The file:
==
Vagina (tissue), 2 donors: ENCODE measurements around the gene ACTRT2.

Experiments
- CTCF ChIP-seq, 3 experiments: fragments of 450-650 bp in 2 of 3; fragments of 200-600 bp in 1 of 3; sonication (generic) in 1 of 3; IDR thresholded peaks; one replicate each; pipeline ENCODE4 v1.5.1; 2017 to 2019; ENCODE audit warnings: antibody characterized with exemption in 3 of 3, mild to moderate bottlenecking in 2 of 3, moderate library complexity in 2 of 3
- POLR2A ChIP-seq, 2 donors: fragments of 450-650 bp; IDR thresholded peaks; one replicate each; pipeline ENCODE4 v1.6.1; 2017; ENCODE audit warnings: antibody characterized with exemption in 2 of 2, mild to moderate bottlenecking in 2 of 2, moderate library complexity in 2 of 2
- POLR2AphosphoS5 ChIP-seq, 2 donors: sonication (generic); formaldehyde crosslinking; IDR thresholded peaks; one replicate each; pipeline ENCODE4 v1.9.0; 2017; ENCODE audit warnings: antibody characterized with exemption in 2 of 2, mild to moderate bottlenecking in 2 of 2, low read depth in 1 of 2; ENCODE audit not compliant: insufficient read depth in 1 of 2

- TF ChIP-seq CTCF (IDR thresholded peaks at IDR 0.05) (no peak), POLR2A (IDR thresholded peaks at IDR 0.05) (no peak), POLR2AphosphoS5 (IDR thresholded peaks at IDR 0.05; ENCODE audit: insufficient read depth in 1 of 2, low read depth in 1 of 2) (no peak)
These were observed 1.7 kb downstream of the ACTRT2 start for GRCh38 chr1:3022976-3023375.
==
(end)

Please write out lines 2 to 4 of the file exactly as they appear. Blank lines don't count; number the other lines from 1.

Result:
Experiments
- CTCF ChIP-seq, 3 experiments: fragments of 450-650 bp in 2 of 3; fragments of 200-600 bp in 1 of 3; sonication (generic) in 1 of 3; IDR thresholded peaks; one replicate each; pipeline ENCODE4 v1.5.1; 2017 to 2019; ENCODE audit warnings: antibody characterized with exemption in 3 of 3, mild to moderate bottlenecking in 2 of 3, moderate library complexity in 2 of 3
- POLR2A ChIP-seq, 2 donors: fragments of 450-650 bp; IDR thresholded peaks; one replicate each; pipeline ENCODE4 v1.6.1; 2017; ENCODE audit warnings: antibody characterized with exemption in 2 of 2, mild to moderate bottlenecking in 2 of 2, moderate library complexity in 2 of 2